[Mailman-Users] Mailman 2.1.10rc1 has been released
Stephen J. Turnbull
stephen at xemacs.org
Thu Apr 17 01:08:07 CEST 2008
BTW, the *real* problem here is that we *really* need to free up Mark
for doing more development. Whether he likes it or not. ;-)
Jim Popovitch writes:
> On Tue, Apr 15, 2008 at 11:56 AM, Mark Sapiro <mark at msapiro.net> wrote:
> > There are two security issues mentioned in the announcement.
> <harsh criticism>
> How much sense does it make to announce security issues in a release
> CANDIDATE? Come on guys, release a STABLE version (or FIX), then
> announce. <--- Standard Operation Procedures.
> </harsh criticism>
> Quit feeding the enemy instead of your supporters.
That last was *quite* uncalled-for.
First of all, there is no such thing as a STABLE security release (you
can't beta test it before announcing and you don't have time to alpha
test properly), so it can't possibly be S.O.P.
Second, the fact that you emphasize STABLE indicates (and you confirm)
that you're thinking of a situation where you can't upgrade to an
unstable version because of "rules". That's not Mark's problem,
that's *your* problem if you are not trusted to judge whether a fix is
sufficiently important and stable to be applied. I understand your
frustration, but it ain't Mark's fault.
Third, you have real problems anyway. Mailman has known security bugs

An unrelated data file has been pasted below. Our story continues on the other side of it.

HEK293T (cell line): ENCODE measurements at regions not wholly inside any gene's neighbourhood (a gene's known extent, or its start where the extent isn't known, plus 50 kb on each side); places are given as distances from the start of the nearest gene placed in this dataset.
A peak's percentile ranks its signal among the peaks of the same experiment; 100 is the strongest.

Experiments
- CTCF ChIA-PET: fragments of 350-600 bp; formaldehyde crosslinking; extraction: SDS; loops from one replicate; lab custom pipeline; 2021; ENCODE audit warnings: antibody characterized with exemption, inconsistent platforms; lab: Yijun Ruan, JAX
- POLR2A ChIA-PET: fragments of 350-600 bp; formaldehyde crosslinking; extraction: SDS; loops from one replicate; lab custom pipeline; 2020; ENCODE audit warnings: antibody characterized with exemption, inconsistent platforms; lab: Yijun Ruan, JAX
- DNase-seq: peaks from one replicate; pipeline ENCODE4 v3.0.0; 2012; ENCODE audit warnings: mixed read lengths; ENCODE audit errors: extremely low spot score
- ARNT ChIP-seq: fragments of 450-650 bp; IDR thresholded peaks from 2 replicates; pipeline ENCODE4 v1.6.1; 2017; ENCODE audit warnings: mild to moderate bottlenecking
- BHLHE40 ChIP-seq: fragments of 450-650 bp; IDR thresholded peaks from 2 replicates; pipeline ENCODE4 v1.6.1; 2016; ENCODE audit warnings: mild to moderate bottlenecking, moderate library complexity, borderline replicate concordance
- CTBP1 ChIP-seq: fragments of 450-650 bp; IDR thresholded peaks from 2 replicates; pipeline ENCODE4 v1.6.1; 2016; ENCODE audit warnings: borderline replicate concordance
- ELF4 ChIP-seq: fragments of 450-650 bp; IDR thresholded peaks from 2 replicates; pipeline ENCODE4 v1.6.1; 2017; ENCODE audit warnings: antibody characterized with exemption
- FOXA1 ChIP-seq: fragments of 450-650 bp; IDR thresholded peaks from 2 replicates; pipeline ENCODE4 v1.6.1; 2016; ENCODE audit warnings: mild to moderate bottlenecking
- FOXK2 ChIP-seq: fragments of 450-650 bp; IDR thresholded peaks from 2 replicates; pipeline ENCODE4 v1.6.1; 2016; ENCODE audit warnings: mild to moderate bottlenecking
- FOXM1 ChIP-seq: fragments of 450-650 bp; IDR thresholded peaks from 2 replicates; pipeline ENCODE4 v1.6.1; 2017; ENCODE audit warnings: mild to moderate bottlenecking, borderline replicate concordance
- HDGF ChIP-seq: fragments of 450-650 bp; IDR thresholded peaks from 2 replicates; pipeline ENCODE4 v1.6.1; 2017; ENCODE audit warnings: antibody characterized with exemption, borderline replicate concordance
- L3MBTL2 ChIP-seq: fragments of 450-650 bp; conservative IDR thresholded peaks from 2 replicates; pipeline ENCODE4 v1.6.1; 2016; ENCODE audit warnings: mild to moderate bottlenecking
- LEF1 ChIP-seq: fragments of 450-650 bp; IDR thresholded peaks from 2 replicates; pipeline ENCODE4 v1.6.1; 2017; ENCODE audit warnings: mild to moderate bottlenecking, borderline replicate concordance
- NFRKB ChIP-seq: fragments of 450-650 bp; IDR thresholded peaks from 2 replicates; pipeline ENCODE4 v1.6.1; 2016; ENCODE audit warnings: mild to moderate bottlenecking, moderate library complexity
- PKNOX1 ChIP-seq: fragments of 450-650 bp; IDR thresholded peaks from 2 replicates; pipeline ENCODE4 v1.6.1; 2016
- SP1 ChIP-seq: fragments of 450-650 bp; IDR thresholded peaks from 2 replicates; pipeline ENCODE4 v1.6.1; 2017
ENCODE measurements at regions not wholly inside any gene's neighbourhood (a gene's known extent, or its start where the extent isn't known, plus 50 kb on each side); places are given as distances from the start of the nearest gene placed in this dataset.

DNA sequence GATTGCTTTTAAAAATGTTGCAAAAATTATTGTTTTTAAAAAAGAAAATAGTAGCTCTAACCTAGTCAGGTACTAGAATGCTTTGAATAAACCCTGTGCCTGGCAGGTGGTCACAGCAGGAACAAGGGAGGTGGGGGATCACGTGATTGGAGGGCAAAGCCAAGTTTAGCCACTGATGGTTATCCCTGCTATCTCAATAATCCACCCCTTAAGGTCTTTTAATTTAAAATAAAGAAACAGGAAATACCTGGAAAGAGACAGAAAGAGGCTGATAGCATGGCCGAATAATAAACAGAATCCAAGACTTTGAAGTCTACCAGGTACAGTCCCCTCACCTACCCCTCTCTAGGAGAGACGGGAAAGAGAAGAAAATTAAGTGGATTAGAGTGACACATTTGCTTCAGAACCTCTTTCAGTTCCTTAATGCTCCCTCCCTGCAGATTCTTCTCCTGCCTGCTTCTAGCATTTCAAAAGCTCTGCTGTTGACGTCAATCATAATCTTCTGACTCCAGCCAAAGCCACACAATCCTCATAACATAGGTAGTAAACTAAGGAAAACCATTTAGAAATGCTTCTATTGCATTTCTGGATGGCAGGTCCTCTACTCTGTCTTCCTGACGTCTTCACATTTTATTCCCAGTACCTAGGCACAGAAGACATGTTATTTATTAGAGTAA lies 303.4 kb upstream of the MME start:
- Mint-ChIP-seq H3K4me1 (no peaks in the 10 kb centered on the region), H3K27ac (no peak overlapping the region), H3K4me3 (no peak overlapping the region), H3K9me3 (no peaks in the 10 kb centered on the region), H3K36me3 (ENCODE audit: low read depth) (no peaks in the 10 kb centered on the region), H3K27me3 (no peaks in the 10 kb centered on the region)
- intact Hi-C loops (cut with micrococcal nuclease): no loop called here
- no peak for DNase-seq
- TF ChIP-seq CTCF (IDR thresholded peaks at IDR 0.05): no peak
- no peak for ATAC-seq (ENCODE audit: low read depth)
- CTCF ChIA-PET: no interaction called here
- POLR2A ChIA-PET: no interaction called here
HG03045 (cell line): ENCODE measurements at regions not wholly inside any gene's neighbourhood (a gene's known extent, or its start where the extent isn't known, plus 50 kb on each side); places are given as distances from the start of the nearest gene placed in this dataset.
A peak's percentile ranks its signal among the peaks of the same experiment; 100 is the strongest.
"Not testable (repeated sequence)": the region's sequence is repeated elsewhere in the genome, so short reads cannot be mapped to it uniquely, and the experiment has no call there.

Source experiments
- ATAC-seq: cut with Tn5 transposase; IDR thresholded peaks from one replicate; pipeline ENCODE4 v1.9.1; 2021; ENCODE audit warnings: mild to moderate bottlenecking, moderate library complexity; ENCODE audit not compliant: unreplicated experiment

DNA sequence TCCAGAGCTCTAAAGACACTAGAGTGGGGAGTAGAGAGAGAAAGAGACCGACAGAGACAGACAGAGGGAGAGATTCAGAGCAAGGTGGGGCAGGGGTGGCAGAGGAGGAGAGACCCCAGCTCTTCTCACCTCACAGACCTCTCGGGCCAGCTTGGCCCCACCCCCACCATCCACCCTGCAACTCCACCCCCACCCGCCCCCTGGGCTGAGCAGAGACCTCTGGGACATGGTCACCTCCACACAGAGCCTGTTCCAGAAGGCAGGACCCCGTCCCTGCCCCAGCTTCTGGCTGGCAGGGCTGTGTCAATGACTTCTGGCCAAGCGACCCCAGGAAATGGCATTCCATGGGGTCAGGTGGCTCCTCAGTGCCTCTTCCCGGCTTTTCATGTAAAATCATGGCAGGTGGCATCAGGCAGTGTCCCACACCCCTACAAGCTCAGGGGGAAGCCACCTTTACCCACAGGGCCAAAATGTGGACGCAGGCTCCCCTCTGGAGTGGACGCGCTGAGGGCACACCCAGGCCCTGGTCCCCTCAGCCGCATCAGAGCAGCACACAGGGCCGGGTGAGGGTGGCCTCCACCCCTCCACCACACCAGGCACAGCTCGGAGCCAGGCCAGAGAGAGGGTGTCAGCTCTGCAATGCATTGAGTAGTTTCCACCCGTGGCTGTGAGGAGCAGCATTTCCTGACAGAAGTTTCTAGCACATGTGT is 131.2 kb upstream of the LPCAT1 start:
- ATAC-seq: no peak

that are not going to get fixed soon (specifically the LIST-request
backscatter problem). You are aware of that, right? In the great
scheme of things, I don't think the two minor issues fixed in this RC
are a really big deal....
Anyway, whether you like it or not, the backscatter issue shows that
the Mailman project currently does not put #1 priority on things just
because they're labeled "security issues". If you want that changed,
it would help to have a better idea of what exactly is most important,
because resources aren't infinite.
Now, your desire for a stable security release suggests that what you
want is a procedure like
(0) mailman-security at python.org receives a report.
(1) The security cabal prepares a fix to the current stable release (if
necessary, cutting a new branch) and tests it as well as possible.
(2) The release is cut as version STABLE.SECURITY-PATCH-NUMBER.
(3) The release is announced, and (optionally) a patch published for
the DIY crowd.
(4) The developers consider whether to forward port or design a
different fix for in-development versions (including the next
Is that right? If so, how much are you (and others) willing to
contribute toward achieving that process? Eg, maybe you could beat
Mark to the punch on a few of the routine questions that he must spend
5 hours a week on, or so? Or if you have Python skills, you could
volunteer to burn some midnight oil on generating patches and alpha
testing? Etc, etc.
 True, with some effort you can shut those aliases off, but that
will invalidate many of the information web pages, and for that reason
the secure configuration has not been made default, and probably that
will be postponed to Mailman 2.2.
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